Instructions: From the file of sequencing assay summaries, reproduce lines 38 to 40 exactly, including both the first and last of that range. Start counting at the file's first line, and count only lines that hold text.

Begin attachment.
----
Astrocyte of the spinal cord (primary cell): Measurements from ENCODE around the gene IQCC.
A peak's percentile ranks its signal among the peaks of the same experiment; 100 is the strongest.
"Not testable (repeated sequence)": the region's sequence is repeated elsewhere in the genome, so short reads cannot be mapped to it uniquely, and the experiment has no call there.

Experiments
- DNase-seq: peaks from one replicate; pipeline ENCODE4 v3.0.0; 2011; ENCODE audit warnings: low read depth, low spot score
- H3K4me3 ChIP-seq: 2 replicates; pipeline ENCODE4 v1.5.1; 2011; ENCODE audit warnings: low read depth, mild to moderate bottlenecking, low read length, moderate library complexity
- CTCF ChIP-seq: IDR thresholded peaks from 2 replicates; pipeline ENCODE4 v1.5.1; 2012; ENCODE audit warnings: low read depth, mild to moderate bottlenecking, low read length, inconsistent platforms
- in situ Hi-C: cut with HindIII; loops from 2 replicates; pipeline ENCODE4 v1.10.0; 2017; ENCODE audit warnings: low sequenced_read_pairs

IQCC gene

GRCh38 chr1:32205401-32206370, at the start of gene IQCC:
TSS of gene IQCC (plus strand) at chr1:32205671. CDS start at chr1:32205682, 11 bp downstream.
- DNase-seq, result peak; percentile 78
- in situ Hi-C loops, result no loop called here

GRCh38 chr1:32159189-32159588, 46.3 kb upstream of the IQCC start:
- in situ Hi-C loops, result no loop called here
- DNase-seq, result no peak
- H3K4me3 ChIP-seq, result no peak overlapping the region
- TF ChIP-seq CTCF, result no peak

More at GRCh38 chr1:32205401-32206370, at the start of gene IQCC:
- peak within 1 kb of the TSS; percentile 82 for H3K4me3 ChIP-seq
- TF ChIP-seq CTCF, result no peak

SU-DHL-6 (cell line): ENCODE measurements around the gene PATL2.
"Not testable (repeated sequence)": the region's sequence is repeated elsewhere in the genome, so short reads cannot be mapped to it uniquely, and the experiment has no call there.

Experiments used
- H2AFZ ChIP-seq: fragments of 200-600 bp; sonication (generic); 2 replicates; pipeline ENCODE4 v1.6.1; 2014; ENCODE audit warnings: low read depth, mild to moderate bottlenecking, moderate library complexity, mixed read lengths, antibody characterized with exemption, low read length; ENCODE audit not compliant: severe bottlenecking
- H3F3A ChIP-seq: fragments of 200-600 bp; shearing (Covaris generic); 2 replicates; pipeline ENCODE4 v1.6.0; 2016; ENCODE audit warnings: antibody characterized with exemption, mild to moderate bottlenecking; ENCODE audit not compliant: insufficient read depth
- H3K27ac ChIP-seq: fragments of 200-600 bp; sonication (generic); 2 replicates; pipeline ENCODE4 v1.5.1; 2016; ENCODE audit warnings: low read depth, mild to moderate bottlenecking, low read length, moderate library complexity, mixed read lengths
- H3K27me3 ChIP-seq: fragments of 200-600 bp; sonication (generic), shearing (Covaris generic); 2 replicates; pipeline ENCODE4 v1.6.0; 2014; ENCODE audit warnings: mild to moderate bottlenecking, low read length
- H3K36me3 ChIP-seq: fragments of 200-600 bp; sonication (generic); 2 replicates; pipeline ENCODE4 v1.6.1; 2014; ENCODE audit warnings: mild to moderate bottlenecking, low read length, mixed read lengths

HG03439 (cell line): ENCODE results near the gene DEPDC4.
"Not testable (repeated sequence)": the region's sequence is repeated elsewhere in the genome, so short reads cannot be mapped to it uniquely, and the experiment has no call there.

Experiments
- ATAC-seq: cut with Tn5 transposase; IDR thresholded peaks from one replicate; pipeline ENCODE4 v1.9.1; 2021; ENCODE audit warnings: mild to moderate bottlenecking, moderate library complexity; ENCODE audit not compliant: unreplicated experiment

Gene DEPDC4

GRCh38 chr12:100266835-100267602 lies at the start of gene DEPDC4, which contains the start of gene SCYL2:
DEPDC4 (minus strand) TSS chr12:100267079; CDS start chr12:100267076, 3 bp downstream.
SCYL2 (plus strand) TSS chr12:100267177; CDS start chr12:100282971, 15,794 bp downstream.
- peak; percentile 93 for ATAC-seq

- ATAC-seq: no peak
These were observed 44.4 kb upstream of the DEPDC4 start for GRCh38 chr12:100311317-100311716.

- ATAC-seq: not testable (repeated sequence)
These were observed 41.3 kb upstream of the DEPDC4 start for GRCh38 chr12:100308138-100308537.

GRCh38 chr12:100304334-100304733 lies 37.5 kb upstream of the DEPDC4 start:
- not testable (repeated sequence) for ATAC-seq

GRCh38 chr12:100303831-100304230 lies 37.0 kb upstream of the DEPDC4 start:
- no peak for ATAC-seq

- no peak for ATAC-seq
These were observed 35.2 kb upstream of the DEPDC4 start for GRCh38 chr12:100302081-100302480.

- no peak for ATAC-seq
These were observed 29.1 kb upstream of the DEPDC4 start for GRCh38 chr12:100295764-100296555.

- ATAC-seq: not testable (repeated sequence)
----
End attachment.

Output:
- peak; percentile 93 for ATAC-seq

- ATAC-seq: no peak
These were observed 44.4 kb upstream of the DEPDC4 start for GRCh38 chr12:100311317-100311716.